Metro spokeswoman Sammie Black said the train operator had 6000 CCTV cameras at stations and dedicated authorised officers and security staff keeping commuters safe.
All platforms and waiting rooms had lighting, and additional lights, cameras and emergency buttons were installed at designated safety zones.
Elderly disability advocate Margaret Stevens was on her way home when she was assaulted by a cyclist on a train at Ringwood station. Picture: Alex Coppel HOW SAFE IS YOUR STOP?
AROUND-the-clock Protective Services Officer patrols at problem train stations will halt surging crime on Melbourne’s rail network, public transport advocates say.
Almost 25 offences were recorded at metropolitan train stations and aboard trains each day last year, totalling more than 8560 offences including assaults, robberies and drug crimes.
It was up by more than 1200 offences from the previous year.
The State Government has announced a PSO “flying squad” to respond to incidents and deter crime day and night but stopped short of promising permanent daytime patrols.
Public Transport Users Association spokesman Daniel Bowen was shocked by the surge in rail crime.
“Some of the numbers have jumped because of the PSOs being on duty and more offences being detected. But all the PSOs have been deployed now, so it’s surprising to see it still rising,” Mr Bowen said.
“Some railway stations are known as crime hot spots, and they probably need PSOs, not just at night after 6pm but also during the day time as well.
“There are some stations which are notorious for those sorts of offences occurring right through the day, not just in the evening.
“You’d hope the authorities are looking into it to identify what the patterns are and how to reduce it.”
Almost 900 people reported being assaulted on trains and at train stations last year, 790 were assaulted in 2015, and 881 people reported assaults in 2014.
Wheelchair-bound Margaret Stevens is still traumatised after being assaulted at Ringwood station.
Ms Stevens said the attack occurred after she asked a cyclist to move her bike to allow her wheelchair to fit during the commute, which made the cyclist verbally aggressive.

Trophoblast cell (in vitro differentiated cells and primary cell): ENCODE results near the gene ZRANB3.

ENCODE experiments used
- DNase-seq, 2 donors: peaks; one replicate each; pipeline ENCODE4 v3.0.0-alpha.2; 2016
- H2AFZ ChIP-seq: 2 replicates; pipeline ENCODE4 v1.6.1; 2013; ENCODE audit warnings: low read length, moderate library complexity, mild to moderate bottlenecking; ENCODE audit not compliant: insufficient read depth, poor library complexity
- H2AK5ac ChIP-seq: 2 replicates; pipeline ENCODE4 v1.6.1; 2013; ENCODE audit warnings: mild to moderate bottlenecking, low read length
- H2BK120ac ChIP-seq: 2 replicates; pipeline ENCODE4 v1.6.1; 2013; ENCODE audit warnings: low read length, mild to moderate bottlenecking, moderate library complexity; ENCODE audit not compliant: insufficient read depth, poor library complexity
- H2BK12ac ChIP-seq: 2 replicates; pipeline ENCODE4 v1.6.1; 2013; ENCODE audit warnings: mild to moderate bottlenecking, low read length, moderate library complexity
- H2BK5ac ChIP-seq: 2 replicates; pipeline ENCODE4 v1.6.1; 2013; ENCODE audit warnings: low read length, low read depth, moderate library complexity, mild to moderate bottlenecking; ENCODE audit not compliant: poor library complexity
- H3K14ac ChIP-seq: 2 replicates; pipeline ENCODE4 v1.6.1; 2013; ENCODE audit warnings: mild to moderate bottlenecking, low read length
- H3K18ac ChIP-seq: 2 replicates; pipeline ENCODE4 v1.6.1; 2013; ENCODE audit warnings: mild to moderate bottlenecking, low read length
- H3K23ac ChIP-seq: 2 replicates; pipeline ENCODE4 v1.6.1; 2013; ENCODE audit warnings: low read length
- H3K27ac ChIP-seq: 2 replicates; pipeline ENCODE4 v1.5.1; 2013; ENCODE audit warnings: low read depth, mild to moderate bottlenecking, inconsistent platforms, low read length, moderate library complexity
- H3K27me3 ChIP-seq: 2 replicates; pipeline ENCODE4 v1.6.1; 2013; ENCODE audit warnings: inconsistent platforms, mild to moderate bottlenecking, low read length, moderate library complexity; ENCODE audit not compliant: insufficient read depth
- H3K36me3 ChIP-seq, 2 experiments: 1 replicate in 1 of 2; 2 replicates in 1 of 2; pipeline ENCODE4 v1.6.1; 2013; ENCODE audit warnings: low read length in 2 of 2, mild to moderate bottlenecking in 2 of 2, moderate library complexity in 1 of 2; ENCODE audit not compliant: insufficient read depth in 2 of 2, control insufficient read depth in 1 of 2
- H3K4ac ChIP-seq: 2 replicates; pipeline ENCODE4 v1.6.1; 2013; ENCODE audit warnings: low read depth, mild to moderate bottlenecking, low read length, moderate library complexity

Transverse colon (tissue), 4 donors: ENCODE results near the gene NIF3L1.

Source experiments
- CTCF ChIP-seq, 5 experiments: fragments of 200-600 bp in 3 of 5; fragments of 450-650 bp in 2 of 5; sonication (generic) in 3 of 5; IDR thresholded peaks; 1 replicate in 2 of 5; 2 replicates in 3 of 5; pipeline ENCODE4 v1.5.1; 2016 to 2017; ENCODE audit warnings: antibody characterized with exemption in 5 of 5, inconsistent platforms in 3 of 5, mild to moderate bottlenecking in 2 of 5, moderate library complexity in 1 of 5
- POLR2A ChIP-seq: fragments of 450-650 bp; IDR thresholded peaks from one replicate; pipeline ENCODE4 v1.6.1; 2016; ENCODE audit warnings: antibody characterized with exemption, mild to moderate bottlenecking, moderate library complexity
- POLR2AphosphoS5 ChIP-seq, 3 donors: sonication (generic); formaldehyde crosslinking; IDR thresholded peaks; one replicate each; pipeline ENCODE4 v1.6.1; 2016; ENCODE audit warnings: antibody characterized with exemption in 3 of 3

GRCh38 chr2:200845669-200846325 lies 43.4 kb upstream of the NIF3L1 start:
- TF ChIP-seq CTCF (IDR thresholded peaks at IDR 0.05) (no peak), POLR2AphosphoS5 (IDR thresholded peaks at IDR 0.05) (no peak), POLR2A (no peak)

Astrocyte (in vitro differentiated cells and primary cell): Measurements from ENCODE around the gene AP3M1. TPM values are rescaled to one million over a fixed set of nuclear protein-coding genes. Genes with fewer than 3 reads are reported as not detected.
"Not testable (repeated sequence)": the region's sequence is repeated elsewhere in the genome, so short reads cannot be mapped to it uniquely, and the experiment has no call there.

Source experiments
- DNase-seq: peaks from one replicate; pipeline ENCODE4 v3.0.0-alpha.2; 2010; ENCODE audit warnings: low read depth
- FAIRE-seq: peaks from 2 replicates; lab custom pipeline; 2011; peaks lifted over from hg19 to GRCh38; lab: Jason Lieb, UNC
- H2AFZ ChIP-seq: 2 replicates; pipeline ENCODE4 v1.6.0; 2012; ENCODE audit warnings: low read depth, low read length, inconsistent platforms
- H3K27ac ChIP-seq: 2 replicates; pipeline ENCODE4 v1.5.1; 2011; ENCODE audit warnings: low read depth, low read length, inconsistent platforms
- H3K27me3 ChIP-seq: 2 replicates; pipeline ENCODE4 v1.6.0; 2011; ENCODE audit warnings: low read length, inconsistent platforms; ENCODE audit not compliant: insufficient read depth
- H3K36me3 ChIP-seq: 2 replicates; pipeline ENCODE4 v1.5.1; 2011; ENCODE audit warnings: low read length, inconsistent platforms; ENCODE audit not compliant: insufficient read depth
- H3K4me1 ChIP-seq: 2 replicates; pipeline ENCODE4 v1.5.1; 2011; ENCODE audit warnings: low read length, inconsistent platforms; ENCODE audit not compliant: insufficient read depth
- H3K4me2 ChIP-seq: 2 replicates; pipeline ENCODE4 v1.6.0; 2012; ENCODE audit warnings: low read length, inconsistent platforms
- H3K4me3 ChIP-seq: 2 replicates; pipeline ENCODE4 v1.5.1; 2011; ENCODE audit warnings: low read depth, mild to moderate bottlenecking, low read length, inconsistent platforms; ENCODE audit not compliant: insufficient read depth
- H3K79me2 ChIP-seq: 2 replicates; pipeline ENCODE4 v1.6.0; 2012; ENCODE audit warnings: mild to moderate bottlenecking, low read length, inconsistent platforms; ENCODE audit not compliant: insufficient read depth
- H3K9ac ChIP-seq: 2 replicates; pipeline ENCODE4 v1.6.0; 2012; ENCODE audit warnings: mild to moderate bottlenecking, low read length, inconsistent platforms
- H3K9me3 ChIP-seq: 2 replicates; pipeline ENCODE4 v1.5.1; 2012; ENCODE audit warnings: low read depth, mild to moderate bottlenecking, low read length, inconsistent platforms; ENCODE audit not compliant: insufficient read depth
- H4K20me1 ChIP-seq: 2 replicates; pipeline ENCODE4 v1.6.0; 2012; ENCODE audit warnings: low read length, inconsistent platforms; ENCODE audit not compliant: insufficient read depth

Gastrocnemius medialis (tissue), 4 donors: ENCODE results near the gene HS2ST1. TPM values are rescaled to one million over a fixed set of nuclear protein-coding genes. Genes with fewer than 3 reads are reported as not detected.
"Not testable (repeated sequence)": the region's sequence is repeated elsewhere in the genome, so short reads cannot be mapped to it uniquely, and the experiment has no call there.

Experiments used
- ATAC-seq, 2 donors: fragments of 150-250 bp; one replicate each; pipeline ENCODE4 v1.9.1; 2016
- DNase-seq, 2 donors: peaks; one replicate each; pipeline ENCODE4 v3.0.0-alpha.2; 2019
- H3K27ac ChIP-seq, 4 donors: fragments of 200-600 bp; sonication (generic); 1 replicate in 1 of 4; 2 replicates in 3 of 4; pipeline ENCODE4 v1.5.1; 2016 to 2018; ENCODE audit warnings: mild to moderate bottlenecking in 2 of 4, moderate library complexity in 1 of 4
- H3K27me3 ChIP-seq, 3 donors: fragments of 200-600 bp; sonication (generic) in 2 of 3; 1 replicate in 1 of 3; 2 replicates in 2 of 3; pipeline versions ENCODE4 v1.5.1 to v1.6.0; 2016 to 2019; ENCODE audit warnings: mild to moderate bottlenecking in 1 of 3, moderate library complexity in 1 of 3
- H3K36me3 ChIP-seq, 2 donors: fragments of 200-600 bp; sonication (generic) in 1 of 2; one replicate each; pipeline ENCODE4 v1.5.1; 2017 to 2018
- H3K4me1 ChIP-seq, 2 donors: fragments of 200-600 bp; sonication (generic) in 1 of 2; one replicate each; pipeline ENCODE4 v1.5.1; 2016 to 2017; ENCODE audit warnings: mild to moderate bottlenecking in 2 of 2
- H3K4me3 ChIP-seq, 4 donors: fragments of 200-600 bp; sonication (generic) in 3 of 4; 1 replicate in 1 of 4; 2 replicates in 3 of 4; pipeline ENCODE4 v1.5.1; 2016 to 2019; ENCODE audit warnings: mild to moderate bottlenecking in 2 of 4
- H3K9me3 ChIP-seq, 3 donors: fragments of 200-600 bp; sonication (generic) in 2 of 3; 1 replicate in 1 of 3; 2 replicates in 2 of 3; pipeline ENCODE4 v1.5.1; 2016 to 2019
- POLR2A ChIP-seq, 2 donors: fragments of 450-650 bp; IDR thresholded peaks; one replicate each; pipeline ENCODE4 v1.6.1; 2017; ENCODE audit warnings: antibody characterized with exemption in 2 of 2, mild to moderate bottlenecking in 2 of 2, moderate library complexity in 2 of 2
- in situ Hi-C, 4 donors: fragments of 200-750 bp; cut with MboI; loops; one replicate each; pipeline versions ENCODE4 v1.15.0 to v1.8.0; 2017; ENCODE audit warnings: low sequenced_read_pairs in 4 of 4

She said she tried to take a photograph of the bike to report it to staff, but it agitated the cyclist further who then assaulted her.
“I was hanging on to my bag, and she was trying to pull it away from me, and in the end she managed to take my phone,” Ms Stevens said.
“She then threw the phone at me, and then she left.”
“Since then, I’ve become extremely wary about going out on public transport on my own.”
An extra 100 PSOs were last year hired with the same number to added in future.
The State Government is not considering permanent daytime PSO patrols.
But a strike squad will be formed to target crime hot spots at day and night and they will get new powers to work within public transport precincts rather than just at train stations.
“PSOs are there when people need them and increase safety for passengers,’’ Police Minister Lisa Neville said.
“We’re delivering more PSOs, increasing their powers and expanding where they can go to better target crime hot spots across the public transport network.”
Victoria Police spokeswoman Hannah McDonald said the spike in assaults on public transport reflected a wider increase.
Metro Trains spokeswoman Sammie Black said authorised officers, security and surveillance staff worked across the network to keep passengers safe.
http://www.heraldsun.com.au/news/train- ... 2198533308
with
Attachments
170424M-Melbourne'HeraldSun'-stationcrime.jpg
170424M-Melbourne'HeraldSun'-stationcrime.jpg (156.16 KiB) Viewed 1717 times
Roderick Smith
 
Posts: 1322
Joined: Mon May 28, 2012 8:44 pm
Has thanked: 101 times
Been thanked: 194 times



  • Advertisement

Return to Discussion - Melbourne / VIC

Who is online

Users browsing this forum: No registered users and 4 guests